Diffraction pattern of a quasicrystal showing tenfold symmetry (courtesy of Conradin Beeli, ETH Zurich).
Dr Uwe Grimm, Ms Tini Garske and Mr Miguel Tierz.
The Open University.
Professor Rónán McGrath, Dr Jon Tobias Hoeft, Dr Julian Ledieu, Mr Dennis Reid and Mr Joseph Smerdon.
The University of Liverpool.
Crystalline materials, from salt to diamond, are ubiquitous in nature. Until recently the very word 'crystal' was thought to be synonymous with a regular and symmetric periodic structure. But 20 years ago an unexpected discovery shook the foundations of crystallography to the core. A new class of materials, now named quasicrystals, defied the rules by showing a new, more complicated type of order that could provide new materials for nanotechnology and super-slippery surfaces.
In conventional crystals a single building block, the unit cell, is repeated over and over again to give atomic order over the short and long range. Quasicrystals are alloy materials which use several building blocks to form a crystal that has a complex tessellated structure that never exactly repeats. For ordinary crystals the rules of crystallography say that the repeating atomic structure must obey 1-, 2-, 3-, 4- or 6-fold symmetry. This means that the appearance of the structure does not change when rotated through a whole circle, half circle etc. Because of the absence of periodicity, quasicrystals may exhibit 5-, 10-fold or other symmetries previously thought to be forbidden in crystalline materials.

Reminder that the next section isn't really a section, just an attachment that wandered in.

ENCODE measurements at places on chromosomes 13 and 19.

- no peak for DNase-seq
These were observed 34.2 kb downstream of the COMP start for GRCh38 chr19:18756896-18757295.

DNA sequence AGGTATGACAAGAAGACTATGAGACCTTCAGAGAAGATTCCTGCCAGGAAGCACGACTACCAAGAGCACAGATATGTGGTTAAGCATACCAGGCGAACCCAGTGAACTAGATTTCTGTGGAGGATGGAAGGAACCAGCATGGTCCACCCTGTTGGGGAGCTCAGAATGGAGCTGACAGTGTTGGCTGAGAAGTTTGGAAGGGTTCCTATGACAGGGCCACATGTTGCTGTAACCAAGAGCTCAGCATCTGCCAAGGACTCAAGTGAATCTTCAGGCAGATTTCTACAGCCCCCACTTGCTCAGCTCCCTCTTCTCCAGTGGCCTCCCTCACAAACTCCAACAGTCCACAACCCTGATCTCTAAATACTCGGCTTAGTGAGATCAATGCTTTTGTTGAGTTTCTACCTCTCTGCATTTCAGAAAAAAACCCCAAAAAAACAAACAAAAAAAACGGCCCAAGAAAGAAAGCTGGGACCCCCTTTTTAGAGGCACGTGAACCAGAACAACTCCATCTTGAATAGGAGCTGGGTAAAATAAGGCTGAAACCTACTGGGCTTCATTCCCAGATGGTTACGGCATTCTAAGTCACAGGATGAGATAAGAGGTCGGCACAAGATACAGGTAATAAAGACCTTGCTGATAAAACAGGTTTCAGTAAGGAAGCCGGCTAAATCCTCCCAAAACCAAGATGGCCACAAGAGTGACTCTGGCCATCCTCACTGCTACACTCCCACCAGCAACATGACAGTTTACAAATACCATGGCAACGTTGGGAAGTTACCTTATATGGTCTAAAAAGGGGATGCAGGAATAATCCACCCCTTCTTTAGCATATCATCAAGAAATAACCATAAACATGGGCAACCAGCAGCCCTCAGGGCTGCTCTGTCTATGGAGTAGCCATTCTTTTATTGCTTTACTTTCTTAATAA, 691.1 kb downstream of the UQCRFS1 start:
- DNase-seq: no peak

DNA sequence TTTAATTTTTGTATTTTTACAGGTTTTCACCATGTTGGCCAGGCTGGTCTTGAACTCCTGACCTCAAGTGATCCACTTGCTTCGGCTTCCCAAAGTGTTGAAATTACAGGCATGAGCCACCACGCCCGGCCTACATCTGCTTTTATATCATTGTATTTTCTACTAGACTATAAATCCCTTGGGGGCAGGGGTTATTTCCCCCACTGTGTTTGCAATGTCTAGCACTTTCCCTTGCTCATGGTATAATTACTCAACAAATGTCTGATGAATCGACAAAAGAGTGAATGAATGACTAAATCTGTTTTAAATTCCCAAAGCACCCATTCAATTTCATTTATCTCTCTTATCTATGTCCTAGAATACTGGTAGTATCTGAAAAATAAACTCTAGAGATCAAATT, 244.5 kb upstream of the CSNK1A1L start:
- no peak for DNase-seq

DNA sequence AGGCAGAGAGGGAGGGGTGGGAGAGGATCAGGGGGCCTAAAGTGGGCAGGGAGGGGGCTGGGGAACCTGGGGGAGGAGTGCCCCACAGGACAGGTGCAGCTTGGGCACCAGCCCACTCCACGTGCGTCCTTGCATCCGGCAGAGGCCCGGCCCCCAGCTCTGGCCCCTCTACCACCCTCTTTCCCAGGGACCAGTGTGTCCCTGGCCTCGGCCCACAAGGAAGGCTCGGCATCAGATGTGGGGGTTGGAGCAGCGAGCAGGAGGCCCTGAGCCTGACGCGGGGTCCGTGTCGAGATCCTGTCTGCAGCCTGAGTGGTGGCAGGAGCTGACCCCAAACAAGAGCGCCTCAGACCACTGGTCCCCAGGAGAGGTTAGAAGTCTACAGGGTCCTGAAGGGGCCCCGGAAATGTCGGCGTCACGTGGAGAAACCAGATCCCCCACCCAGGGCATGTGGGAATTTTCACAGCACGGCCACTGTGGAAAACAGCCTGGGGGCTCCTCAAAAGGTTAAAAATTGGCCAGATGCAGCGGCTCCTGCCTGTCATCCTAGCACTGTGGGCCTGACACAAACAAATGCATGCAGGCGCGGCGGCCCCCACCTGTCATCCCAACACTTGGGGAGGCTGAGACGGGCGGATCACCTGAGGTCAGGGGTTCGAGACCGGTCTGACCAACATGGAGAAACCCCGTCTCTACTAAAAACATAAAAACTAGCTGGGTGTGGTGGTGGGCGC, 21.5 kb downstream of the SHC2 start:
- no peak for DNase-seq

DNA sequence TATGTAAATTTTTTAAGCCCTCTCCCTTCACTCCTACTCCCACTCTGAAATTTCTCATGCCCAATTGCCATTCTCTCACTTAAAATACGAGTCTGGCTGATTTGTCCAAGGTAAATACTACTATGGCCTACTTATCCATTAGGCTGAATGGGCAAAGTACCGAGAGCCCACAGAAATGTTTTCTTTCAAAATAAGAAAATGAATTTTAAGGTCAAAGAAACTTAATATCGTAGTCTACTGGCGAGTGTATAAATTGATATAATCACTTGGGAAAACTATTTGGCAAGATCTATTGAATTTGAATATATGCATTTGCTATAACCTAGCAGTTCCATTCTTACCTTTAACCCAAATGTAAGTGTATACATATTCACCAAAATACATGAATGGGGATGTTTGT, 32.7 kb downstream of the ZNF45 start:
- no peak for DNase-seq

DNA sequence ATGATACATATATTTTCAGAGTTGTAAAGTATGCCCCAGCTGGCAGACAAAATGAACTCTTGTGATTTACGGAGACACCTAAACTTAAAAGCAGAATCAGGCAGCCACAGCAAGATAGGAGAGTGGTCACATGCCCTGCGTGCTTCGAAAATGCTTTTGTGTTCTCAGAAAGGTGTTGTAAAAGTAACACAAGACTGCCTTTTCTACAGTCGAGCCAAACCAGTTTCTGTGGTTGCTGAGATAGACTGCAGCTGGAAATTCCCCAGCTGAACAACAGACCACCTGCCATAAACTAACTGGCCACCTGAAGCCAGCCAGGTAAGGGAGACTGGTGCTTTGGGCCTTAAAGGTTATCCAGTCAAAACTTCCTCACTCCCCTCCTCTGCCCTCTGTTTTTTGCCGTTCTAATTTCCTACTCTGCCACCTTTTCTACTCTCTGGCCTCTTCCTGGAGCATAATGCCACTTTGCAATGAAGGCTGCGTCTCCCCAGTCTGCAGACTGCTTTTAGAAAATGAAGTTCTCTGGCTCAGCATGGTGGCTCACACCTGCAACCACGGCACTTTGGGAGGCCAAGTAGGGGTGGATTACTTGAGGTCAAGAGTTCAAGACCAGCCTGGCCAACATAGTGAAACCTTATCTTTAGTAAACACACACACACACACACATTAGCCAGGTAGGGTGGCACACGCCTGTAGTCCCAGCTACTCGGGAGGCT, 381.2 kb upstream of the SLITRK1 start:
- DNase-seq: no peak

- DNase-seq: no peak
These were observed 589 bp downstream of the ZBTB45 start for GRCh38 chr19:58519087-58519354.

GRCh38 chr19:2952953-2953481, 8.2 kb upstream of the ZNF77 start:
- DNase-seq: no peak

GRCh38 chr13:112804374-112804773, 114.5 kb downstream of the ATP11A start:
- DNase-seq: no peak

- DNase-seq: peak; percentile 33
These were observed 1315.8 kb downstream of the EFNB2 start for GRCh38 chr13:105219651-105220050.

'Understanding the mathematics of these structures has drawn on centuries of contributions from famous mathematicians and scientists like Fibonacci, Kepler and Penrose', says Uwe Grimm, a mathematician studying quasicrystal structure at the Open University. 'Since their discovery, great progress has been made in synthesising theoretical descriptions of quasicrystals. However, gaps in our knowledge remain with respect to understanding the formation of their intricate atomic order and predicting physical characteristics from a given structure.'
Many of the known quasicrystals are alloys of three elements that individually are good metals, so it is surprising that the crystals exhibit unexpected properties, such as relatively low electrical conductivity that increases strongly with temperature. This is opposite to the behaviour found in metals and is often termed 'anti-metallic'.